Tightly connected to Prefabs is the ability to clone GameObjects. If a Prefab is just a boxed and isolated GameObject hierarchy, instantiating a GameObject from a Prefab means to create a deep copy of the internal GameObject and pass the cloned version as a return value. Cloning an object might also come in handy for actual ingame usage, but either way, the possibility to do that is absolutely necessary.

But how? There are several ways to clone objects. The first thing that came into my mind was “Why do the same work twice? I can already serialize GameObjects!”, so I abused the binary Serialization to clone an object: Serialize it into a MemoryStream and right after that, rewind the stream and deserialize from it. And there it was! A deep clone in a few lines:

using (MemoryStream str = new MemoryStream())
	BinaryFormatter formatter = new BinaryFormatter();
	formatter.Serialize(str, this);
	str.Seek(0, SeekOrigin.Begin);
	return formatter.Deserialize(str);

Great, isn’t it? Well, not at second glance. This here is not what my cloning implementation looks like by now and there is a reason for it. First of all, it’s slow as hell. In a game environment where instancing an object means cloning another one, it has to be really fast. This approach here gives me a duration of 2000 ms for cloning 5000 objects, which is clearly too much. The second downside is: There is almost no way to customize anything and all referenced objects are pulled into the serialization tree. When cloning a GameObject, it will clone the whole hierarchy both up- and downwards and you can’t do much about it.

Time for a different approach. My next idea was to add a virtual Clone method to GameObject and Component. However, it is part of the concept to keep away fiddling with data structure details from the end user. As he will derive his own Components from the base class, this approach would force him to take care of each and every little field he might add to his custom Component. In most cases, these fields will contain int, string, collections and other relatively simple objects.. which is a fact that renders this extra work pretty unnecessary. I didn’t like the idea.

The other extreme would be fully automatic cloning using reflection. Though, deep-copying everything would pull objects into the reference tree that clearly do not belong there. On the other hand, shallow-copying everything would lead to problems with “two Components referencing the same List". So, a fully automated clone machine won't work out because of the systems inability to handle all possible special cases properly without getting really ugly – and probably breaking on behalf of its own complexity.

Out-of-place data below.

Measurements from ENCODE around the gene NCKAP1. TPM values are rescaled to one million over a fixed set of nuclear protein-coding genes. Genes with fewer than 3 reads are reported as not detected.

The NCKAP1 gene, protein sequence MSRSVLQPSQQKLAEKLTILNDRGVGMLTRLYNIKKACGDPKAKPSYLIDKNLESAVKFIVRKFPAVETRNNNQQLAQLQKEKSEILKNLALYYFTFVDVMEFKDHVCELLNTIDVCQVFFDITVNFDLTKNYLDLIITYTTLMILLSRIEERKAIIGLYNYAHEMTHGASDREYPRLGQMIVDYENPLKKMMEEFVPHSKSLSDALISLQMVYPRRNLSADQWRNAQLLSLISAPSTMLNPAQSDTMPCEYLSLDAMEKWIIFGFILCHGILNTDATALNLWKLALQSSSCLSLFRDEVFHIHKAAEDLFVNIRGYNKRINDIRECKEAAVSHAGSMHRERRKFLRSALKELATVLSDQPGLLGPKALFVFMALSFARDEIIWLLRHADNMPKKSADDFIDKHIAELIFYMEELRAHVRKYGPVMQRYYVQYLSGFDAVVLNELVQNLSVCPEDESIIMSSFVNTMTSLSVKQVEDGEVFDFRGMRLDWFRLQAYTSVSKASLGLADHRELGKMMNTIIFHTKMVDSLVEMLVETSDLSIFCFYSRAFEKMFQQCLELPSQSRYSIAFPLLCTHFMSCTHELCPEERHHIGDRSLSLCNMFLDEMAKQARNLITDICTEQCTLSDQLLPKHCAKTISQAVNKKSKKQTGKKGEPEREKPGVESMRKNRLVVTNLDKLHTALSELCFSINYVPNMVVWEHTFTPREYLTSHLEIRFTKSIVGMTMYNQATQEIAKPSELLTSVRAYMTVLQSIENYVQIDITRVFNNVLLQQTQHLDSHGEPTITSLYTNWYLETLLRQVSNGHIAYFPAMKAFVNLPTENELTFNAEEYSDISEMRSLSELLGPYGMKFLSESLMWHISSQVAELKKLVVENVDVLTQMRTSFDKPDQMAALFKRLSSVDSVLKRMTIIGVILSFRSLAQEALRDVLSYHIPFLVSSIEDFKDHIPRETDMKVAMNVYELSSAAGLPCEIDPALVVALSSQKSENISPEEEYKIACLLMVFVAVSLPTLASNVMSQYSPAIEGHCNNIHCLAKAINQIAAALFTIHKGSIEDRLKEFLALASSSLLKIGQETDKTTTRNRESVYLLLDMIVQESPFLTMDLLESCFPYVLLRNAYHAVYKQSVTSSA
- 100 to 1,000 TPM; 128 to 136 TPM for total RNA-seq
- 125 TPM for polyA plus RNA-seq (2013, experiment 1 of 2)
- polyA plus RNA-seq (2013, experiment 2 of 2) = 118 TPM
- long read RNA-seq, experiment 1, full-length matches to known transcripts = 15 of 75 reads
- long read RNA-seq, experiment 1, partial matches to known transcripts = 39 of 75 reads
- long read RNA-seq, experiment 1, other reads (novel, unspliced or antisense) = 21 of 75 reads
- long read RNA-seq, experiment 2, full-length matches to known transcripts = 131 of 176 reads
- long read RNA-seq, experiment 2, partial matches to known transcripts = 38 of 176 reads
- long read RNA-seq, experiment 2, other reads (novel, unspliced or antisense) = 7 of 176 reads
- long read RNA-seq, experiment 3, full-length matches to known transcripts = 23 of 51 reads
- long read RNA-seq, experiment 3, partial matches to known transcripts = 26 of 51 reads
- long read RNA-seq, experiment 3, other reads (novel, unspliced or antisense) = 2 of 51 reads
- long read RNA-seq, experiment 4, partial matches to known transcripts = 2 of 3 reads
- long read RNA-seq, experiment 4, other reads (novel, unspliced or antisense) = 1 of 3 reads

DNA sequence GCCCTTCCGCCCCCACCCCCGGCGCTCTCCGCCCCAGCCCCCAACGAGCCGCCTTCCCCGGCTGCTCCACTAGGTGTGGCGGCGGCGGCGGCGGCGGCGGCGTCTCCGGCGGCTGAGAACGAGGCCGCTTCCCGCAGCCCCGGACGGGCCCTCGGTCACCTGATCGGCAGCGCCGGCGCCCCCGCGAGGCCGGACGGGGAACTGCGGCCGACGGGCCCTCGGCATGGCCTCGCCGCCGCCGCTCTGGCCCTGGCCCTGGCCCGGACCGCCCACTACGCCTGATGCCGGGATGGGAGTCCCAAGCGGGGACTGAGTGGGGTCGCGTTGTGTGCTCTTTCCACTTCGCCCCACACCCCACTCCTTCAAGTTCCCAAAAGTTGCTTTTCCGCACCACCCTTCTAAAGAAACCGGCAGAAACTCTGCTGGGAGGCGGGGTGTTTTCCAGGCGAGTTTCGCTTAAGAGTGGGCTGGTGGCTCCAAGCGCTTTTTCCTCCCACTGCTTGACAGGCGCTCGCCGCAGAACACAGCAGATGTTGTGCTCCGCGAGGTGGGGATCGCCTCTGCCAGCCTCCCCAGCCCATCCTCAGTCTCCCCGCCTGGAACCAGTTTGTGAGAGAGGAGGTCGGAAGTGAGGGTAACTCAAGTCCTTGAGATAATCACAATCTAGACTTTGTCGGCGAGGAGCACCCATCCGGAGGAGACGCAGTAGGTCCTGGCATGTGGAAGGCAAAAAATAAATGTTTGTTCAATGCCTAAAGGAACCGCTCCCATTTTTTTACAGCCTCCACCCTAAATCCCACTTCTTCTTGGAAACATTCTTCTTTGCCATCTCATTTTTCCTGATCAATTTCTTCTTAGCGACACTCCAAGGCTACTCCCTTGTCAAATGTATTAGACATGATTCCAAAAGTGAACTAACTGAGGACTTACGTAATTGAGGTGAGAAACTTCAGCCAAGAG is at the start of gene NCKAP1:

Approach #3: Failed. However, I think I’m getting somewhere now. My current implementation is a mix between #2 and #3: GameObject and all Components I do define in the engine assembly itsself (e.g. all common / basic Components) implement a virtual cloning method explicitly in which I manually assign values and create sub-objects. This happens behind the curtain and someone who uses the library will never notice it – he won’t even be able to override the virtual method himself, because it is flagged internal and thus invisible outside.

All GameObjects and Components I will define myself in the engine core have a well-defined and fast cloning behaviour; if a user wants to specify the cloning behaviour for one of his custom Components he may override an additional method the Component class exposes to him. If he does not, the default implementation of it kicks in and serializes his custom Component’s fields automatically. The default algorithm copies all primitive or object reference fields directly by assignment operation and deep-copies anything that implement ICollection – but not its contents. Consider the following data:

private int myInt;
private string myString;
private GameObject myObjectRef;
private List myIntList;
private Dictionary<object,List> myStuff;

The fields myInt, myString and myObjectRef are just assigned and not handled specially. If we did the same with myIntList, we’d have a problem. Fortunately, it implements ICollection, so myIntList is deep-copied. When processing myStuff, we will get a new Dictionary containing references to (not cloned) objects and cloned Lists of references to (not cloned) Components. This way, the default behaviour should be sufficient for most cases and almost never need to be overwritten.